Trains...

Xeon SX

Well-Known Member
Joined
Feb 8, 2005
Messages
1,515
Location
London
How much torque trains produce. I mean the ones that carry people or transport coal and such. Also what is their power source?
 

Viper007Bond

Chicken Nugget Connoisseur
STAFF MEMBER
Joined
Sep 21, 2003
Messages
31,049
Location
Portland, Oregon
Car(s)
2008 Dodge Viper, 2006 MB CLS55 AMG
They are diesel electric. A diesel engine turns a generator which then powers electric motors on the axles.

I watched a cool thing on trains off the Discovery Channel a couple weeks / months back, but I can't seem to find it...
 

Blind_Io

"Be The Match" Registered
DONOR
Joined
Apr 5, 2006
Messages
21,752
Location
Utah, USA
Car(s)
06 Nissan XTerra Off Road, 00 VFR800, 07 ST1300
Just like cars it depends on the locomotive. Different locomotives are rated for different loads. You would use a different engine on the great plains than you would crossing the rockies. Anyway, they usually "stack" locomotives, running many at a time. Once they hit the mountains they sometimes put on a couple extra "helper" locomotives at the back of the train - in fact a town in Utah was named Helper for this very reason - it was a railroad town built around a yard the only purpose of which was to attach helper locomotives before a long steep grade.
 

CyberMonkey

Well-Known Member
Joined
Jan 22, 2005
Messages
2,068
Location
Belgium
Viper007Bond said:
They are diesel electric. A diesel engine turns a generator which then powers electric motors on the axles.

I watched a cool thing on trains off the Discovery Channel a couple weeks / months back, but I can't seem to find it...
Most trains in crowded European areas just use electricity, I guess... Only in the more remote area's diesel trains are used.

And it seems like the modern trains over here do have a small engine in every wagon too, so they can move along with 3-4 wagons without a big locomotive before it.
 

Viper007Bond

Chicken Nugget Connoisseur
STAFF MEMBER
Joined
Sep 21, 2003
Messages
31,049
Location
Portland, Oregon
Car(s)
2008 Dodge Viper, 2006 MB CLS55 AMG
CyberMonkey: we have like billions of miles of track and an electric train wouldn't be strong enough to pull a train over a mile long. I've gotten up to a couple hundred cars before when counting the cars in trains. ;)
 

CyberMonkey

Well-Known Member
Joined
Jan 22, 2005
Messages
2,068
Location
Belgium
I'm not sure if the performance is the issue, but I think the building and maintenance of the electric power lines above the tracks would be impossible for very long trajects.
 

ryosuke

Well-Known Member
Joined
Jul 28, 2005
Messages
1,900
Location
germsmany
Car(s)
a locomotive and a renault megane coupe
Viper007Bond said:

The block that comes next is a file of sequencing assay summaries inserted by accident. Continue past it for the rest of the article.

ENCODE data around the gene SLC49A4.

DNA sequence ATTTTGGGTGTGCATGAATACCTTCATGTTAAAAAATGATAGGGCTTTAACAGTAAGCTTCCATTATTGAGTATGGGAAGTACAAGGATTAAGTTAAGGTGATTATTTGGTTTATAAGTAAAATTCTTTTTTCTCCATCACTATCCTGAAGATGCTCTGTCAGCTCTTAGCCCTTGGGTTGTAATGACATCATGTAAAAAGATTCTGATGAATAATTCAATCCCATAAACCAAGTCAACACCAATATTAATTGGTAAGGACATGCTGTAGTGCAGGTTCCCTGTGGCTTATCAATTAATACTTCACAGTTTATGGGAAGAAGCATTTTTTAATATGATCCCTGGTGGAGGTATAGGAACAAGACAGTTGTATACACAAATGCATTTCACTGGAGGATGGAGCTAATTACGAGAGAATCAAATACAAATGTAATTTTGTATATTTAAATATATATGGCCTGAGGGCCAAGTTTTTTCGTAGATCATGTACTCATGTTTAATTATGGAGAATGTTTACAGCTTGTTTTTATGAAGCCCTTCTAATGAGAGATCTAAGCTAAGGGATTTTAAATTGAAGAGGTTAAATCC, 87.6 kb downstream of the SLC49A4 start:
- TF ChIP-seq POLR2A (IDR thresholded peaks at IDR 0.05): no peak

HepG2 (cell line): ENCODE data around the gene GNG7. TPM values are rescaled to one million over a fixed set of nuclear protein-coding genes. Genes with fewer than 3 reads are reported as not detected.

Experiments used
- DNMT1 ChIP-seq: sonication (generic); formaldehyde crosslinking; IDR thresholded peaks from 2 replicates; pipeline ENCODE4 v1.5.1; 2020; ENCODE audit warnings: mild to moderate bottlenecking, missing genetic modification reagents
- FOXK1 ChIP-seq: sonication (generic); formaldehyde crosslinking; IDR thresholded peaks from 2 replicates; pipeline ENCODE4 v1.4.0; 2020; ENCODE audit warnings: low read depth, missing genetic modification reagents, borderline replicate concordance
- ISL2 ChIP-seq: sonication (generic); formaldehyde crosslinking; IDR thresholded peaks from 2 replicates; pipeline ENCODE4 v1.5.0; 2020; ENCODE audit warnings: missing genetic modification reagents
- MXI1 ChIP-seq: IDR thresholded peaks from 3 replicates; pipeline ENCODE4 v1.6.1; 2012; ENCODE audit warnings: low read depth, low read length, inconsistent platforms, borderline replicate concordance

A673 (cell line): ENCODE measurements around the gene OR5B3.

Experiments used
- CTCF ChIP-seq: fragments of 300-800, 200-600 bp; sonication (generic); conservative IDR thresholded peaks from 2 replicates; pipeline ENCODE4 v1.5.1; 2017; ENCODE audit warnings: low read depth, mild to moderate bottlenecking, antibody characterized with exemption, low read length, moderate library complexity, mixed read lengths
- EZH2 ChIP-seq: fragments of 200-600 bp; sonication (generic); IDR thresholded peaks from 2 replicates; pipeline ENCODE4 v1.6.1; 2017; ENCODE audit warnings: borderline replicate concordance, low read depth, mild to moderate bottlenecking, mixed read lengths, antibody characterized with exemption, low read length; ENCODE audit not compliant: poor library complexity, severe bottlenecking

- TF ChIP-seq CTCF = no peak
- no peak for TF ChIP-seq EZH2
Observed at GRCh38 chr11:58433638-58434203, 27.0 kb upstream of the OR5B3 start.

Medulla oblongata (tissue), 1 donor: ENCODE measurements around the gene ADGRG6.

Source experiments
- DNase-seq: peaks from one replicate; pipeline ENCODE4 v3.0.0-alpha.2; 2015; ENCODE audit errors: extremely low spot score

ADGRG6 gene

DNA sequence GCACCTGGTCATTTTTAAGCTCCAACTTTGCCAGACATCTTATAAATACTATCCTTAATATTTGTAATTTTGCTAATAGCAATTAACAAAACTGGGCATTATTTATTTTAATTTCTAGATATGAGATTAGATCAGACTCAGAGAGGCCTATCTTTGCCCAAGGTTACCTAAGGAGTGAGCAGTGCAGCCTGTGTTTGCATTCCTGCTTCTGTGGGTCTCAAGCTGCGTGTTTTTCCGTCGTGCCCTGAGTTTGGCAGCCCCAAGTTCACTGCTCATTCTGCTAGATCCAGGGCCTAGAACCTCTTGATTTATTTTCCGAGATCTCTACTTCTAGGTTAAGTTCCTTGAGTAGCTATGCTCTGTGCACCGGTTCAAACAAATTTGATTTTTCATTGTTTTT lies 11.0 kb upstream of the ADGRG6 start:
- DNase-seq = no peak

CyberMonkey: we have like billions of miles of track and an electric train wouldn't be strong enough to pull a train over a mile long. I've gotten up to a couple hundred cars before when counting the cars in trains. ;)
as cybermonkey points out, the cost of overhead wire is the reason why the US uses diesel locomotives. performanse is not an issue.

the most powerful US diesel locomotive ever, the EMD DDA40X, which was made by putting two regular engines onto one frame has a power output of 4.900kw.

a regular german electric freight engine, the class 152, however, puts out 6.400kw.
and an older, now out of service high speed passenger engine, the class 103 even had 7.440kw.

the power to haul those mile long trains through the US really comes from using at least three engines.


overhead wire is good in a small, congested space like europe (or metropolitan areas of the US, japan etc.) where trains run every few minutes. it reduces pollution and allows for more powerful locomotives, but its expensive to maintain and you need a power source in regular intervals. both of which would be very difficult to do throughout the whole of the US.
 

Viper007Bond

Chicken Nugget Connoisseur
STAFF MEMBER
Joined
Sep 21, 2003
Messages
31,049
Location
Portland, Oregon
Car(s)
2008 Dodge Viper, 2006 MB CLS55 AMG
Yeah, I knew the cost was the main reason, but I figured they couldn't put enough power though the line in order to handle such large trains going like 70 MPH. :?
 

hajj

Well-Known Member
Joined
Mar 29, 2005
Messages
2,952
Location
Hamburg
CyberMonkey said:
Most trains in crowded European areas just use electricity, I guess... Only in the more remote area's diesel trains are used.

And it seems like the modern trains over here do have a small engine in every wagon too, so they can move along with 3-4 wagons without a big locomotive before it.
Make it mainland Europe. ;) In the UK there are still not so many electric lines as here in Western Europe.
 

Peter3hg

Forum Addict
Joined
May 3, 2006
Messages
5,949
Location
Manchester, UK
Car(s)
Audi A3 1.4 TFSI Honda Hornet CB600S
hajj said:
CyberMonkey said:
Most trains in crowded European areas just use electricity, I guess... Only in the more remote area's diesel trains are used.